The Floating Tidal Energy Commercialisation (FloTEC) project, led by Orbital Marine Power, has been recognised by the EC’s Horizon2020 programme for its ability to demonstrate how floating tidal systems can provide low-cost, high-value energy to the European grid mix.
The project will build on Orbital’s existing two-megawatt floating tidal technology, the SR2000 – the world’s most powerful tidal turbine. The aim is to demonstrate an advanced, full-scale device in real conditions with high levels of reliability and survivability while developing a greater understanding of factors such as installation, operation and decommissioning costs.
Orbital O2 2MW
The Orbital O2 2MW demonstrator will feature a number of innovations, including 35 percent greater energy capture through enlarged rotors with a lower rated speed, full onsite access to all turbine systems through an optimised platform configuration, high performance blades, compatibility with local supply chain and infrastructure and mooring load dampers.
There will also be a strong focus on reducing the levelised cost of energy, through considerable capital and operational cost reductions at every stage of the Orbital O2’s design, build and operation. SKF’s technologies will play a significant role in cutting the cost of tidal energy through enhanced performance and efficiency.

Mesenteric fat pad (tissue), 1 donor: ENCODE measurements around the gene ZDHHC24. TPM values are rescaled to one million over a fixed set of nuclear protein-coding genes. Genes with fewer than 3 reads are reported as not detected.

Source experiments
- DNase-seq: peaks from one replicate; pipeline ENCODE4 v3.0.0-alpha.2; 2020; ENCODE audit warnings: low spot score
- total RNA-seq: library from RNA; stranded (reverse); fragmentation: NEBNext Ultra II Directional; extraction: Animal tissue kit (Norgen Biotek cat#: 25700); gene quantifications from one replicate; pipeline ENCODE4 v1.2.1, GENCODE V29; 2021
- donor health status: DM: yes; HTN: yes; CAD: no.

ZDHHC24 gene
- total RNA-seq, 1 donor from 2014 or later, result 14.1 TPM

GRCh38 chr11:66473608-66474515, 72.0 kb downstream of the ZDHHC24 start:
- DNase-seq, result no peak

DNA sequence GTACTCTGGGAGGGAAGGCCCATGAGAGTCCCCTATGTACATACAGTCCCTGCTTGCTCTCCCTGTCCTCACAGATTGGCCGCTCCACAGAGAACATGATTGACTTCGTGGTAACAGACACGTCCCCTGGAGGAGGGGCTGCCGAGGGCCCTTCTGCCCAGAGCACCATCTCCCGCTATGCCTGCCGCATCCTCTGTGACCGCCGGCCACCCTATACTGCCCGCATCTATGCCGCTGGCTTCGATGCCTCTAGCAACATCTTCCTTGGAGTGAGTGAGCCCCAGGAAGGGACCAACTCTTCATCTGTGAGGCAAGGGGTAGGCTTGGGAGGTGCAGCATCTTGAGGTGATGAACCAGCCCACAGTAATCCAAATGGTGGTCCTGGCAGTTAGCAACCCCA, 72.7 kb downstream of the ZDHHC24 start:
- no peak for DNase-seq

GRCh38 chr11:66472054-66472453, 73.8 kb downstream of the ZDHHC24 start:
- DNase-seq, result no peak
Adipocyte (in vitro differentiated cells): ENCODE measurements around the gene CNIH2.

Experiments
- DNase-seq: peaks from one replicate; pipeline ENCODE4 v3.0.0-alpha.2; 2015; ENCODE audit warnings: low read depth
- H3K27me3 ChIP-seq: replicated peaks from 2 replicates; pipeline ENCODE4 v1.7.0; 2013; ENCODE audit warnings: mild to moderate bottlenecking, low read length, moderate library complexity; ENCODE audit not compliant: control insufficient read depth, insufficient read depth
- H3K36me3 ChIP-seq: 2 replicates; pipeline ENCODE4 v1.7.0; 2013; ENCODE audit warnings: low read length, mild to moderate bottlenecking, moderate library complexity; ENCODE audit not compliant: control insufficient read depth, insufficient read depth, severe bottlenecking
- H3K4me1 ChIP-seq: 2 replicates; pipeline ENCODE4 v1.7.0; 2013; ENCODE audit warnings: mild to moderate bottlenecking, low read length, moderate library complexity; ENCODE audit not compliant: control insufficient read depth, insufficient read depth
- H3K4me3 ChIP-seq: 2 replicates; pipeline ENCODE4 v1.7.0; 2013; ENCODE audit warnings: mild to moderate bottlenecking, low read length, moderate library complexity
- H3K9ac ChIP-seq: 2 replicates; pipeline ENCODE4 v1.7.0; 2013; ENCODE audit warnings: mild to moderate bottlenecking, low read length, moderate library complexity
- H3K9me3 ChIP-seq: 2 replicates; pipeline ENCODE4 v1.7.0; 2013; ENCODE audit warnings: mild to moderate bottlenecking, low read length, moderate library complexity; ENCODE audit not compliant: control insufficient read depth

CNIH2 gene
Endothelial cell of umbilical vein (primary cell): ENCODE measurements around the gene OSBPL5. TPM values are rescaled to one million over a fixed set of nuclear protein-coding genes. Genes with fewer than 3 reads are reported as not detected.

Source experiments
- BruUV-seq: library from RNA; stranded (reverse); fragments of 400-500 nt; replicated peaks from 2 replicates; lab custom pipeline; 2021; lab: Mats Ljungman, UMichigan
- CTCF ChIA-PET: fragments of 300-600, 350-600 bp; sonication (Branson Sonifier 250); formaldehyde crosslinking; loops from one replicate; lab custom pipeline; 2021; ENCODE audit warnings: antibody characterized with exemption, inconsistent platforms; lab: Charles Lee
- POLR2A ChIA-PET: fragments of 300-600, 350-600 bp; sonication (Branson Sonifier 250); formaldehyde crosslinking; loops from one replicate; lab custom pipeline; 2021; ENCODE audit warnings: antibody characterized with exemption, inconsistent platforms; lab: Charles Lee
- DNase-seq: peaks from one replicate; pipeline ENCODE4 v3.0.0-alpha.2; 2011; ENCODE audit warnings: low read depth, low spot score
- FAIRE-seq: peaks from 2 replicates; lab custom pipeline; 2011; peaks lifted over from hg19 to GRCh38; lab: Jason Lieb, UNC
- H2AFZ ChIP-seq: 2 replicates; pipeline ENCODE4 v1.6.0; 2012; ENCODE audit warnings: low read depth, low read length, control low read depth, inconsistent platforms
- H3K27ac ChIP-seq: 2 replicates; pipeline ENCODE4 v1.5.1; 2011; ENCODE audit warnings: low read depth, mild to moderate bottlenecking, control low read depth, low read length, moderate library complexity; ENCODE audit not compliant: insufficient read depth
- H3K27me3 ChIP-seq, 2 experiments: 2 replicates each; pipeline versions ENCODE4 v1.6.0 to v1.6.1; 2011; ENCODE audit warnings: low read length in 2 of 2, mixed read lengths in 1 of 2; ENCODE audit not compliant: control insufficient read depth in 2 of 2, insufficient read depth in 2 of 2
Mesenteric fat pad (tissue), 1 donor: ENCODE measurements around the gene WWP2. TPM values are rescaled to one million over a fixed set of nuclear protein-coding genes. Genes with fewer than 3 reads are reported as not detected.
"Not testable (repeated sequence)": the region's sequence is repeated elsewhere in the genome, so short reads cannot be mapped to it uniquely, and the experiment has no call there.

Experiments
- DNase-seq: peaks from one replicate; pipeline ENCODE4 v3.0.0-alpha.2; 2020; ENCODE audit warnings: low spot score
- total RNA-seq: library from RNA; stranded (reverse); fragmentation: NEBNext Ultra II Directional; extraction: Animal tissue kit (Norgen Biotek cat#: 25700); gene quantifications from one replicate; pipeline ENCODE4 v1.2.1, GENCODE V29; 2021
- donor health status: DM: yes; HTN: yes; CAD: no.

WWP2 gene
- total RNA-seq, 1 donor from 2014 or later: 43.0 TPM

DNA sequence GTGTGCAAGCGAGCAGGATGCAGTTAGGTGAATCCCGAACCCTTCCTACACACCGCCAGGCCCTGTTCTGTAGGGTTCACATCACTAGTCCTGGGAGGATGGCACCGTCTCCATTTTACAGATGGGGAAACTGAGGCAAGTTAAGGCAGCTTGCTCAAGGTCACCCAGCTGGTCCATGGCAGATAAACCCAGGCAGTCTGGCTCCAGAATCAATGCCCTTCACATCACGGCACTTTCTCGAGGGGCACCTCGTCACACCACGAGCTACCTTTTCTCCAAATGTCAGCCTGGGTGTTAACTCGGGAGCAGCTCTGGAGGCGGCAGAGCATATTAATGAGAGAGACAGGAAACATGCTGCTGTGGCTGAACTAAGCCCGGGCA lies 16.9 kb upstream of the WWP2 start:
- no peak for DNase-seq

The O2 project has received funding from the European Union’s Horizon 2020 research and innovation programme under the FloTEC project (grant agreement No. 691916) and the European Regional Development Fund through the Interreg North West Europe Programme under the ITEG project.
The project, which is funded through the European Commission’s Horizon2020 programme, brings together Orbital’s core supply chain and strategic partners to deliver a future-proofed product solution with a much reduced and financeable risk profile.
Project partners are ABB UK, Technology from Ideas, Eirecomposites, University College Galway, University College Cork, DP Energy, EDF Energy, SKF and EMEC.
The project is in the preproduction stage, with the Orbital O2 due for installation at the European Marine Energy Centre, Orkney in early 2021.